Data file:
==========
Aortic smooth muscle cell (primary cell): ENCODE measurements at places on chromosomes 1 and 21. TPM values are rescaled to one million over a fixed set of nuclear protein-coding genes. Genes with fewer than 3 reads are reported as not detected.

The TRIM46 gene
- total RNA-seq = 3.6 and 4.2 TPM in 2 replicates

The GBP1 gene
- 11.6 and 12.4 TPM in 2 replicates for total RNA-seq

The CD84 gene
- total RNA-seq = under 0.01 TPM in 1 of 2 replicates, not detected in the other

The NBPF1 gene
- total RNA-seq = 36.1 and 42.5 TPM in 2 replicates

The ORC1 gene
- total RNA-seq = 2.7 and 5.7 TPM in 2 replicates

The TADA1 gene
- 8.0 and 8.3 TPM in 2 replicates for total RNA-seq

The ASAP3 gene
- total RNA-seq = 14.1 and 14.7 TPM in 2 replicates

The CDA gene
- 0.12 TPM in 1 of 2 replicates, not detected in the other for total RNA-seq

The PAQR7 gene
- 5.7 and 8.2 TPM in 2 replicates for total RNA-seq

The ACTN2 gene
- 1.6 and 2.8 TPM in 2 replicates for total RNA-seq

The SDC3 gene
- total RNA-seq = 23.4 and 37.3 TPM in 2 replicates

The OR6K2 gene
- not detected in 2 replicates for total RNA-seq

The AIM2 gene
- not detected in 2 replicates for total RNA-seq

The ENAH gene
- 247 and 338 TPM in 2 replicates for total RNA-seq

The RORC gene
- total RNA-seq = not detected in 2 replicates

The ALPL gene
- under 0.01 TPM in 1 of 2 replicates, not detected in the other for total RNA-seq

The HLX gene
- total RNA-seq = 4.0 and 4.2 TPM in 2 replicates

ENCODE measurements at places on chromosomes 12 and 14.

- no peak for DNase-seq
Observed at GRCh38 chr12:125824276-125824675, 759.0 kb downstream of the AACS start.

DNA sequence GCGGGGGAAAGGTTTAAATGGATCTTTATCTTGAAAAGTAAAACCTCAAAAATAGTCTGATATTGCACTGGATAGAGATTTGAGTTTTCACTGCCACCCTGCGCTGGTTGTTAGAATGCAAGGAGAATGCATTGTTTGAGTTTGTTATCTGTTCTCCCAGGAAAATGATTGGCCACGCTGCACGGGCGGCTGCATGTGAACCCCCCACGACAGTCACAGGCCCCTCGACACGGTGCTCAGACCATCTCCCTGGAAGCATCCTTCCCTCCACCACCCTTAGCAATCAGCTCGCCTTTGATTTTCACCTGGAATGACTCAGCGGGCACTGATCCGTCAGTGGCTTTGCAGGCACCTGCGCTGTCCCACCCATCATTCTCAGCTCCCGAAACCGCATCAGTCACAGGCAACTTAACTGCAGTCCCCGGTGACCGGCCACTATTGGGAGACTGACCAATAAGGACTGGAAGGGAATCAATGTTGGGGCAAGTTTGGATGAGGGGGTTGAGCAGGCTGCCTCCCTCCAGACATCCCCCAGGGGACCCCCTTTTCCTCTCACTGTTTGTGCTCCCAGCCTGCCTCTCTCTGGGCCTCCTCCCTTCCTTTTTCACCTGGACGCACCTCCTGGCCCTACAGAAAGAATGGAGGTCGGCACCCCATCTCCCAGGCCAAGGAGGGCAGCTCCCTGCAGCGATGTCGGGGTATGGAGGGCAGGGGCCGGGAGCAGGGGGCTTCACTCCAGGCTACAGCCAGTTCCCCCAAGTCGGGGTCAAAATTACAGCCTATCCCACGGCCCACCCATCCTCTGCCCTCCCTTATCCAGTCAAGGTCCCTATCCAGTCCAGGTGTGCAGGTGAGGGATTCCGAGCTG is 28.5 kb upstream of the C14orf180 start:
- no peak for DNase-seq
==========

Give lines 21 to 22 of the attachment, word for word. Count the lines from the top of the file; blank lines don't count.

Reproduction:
- 1.6 and 2.8 TPM in 2 replicates for total RNA-seq

The SDC3 gene